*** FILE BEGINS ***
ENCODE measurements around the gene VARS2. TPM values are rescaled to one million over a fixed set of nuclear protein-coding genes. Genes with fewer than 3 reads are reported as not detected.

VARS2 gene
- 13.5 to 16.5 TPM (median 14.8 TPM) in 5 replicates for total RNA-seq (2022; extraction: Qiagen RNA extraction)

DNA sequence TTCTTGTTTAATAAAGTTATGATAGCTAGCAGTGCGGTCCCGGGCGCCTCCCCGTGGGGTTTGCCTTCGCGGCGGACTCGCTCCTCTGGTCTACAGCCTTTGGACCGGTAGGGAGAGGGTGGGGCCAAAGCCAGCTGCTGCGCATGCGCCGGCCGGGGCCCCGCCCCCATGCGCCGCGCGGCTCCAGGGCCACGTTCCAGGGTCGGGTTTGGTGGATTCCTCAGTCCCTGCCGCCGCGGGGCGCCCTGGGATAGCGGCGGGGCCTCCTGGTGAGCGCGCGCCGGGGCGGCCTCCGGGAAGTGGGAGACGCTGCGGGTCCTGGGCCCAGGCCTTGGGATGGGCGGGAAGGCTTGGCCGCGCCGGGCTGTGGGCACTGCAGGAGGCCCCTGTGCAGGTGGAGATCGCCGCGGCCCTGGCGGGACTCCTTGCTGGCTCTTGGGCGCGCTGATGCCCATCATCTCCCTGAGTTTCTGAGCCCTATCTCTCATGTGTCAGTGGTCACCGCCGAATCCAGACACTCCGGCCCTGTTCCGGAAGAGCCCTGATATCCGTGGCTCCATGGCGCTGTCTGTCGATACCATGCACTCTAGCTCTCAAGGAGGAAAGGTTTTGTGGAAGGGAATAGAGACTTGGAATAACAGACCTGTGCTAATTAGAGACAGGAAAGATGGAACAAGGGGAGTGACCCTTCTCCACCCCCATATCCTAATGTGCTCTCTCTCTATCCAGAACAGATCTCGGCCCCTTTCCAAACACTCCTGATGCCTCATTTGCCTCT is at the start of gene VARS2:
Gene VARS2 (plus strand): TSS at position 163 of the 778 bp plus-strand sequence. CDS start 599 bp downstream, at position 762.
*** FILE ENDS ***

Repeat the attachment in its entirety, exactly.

ENCODE measurements around the gene VARS2. TPM values are rescaled to one million over a fixed set of nuclear protein-coding genes. Genes with fewer than 3 reads are reported as not detected.

VARS2 gene
- 13.5 to 16.5 TPM (median 14.8 TPM) in 5 replicates for total RNA-seq (2022; extraction: Qiagen RNA extraction)

DNA sequence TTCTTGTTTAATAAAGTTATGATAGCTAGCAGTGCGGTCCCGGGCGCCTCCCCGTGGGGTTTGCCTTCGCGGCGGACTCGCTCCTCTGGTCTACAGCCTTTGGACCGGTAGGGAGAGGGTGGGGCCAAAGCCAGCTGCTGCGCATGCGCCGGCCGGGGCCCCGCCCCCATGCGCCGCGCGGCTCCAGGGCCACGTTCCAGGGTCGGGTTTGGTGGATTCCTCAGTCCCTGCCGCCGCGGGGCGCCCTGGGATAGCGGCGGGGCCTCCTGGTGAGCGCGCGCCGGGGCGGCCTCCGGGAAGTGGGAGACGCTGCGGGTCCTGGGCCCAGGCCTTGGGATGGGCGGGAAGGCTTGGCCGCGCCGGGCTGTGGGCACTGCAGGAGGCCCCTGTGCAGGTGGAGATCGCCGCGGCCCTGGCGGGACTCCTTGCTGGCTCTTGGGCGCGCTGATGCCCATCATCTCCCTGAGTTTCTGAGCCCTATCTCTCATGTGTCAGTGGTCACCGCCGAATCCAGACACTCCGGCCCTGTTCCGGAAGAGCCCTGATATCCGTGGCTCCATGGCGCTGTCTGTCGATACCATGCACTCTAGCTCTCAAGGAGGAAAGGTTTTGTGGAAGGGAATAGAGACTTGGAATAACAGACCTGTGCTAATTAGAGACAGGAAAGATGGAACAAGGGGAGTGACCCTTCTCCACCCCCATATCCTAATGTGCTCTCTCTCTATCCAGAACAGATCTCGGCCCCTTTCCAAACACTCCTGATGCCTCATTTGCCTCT is at the start of gene VARS2:
Gene VARS2 (plus strand): TSS at position 163 of the 778 bp plus-strand sequence. CDS start 599 bp downstream, at position 762.